“All that can be done is for each one of us to invent our own ideal library of our classics.” —from Why Read the Classics?
Classics, according to Italo Calvino, are not only works of enduring cultural value, but also something much more personal: talismans, touchstones, books through which we understand our world and ourselves. In Why Read the Classics?, Calvino shares over thirty of his classics in essays of warmth, humor, and striking insight. He ranges from Homer to Jorge Luis Borges, from the Persian folklorist Nezami to Charles Dickens. Whether tracing the links between Ovid’s Metamorphoses and Alain Robbe-Grillet’s objectivity, discovering the origins of science fiction in the writings of Cyrano de Bergerac, or convincing us that the Italian novelist Carlo Emilio Gadda’s works are like artichokes, Calvino offers a new perspective on beloved favorites and introduces us to hidden gems.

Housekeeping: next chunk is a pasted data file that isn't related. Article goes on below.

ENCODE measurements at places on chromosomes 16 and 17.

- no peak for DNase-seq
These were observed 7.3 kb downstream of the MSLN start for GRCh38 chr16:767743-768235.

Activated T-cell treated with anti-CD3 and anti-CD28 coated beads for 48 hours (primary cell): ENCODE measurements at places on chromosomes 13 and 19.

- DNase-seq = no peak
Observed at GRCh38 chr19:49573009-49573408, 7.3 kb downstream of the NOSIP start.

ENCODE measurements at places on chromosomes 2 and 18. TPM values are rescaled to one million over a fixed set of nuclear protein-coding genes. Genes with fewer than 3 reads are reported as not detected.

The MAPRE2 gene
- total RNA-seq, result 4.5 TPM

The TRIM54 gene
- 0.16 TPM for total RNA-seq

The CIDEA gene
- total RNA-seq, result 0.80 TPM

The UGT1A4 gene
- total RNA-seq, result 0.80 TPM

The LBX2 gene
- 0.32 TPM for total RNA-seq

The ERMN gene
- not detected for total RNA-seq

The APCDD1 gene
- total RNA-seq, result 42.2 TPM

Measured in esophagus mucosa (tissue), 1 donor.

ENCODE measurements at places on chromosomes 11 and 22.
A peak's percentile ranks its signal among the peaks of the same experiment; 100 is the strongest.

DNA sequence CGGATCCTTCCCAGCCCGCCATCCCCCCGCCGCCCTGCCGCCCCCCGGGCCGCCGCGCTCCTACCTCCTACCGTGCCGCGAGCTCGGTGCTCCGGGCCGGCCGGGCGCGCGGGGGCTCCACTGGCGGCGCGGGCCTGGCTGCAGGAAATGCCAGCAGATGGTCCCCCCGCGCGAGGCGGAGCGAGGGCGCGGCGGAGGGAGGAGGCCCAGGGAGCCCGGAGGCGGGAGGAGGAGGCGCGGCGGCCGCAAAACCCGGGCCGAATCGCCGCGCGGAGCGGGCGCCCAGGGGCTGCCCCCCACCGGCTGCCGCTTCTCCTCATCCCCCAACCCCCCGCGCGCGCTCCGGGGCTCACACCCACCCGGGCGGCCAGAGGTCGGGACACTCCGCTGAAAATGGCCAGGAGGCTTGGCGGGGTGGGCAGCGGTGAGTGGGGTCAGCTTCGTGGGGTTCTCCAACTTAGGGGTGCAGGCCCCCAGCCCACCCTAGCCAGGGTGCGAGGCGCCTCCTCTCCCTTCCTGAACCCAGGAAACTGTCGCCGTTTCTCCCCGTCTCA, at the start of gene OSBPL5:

“This book serves as a welcome reminder that the great works are great because they can mean so much to readers, and Calvino is a most knowledgeable guide to all the best destinations.” —San Francisco Chronicle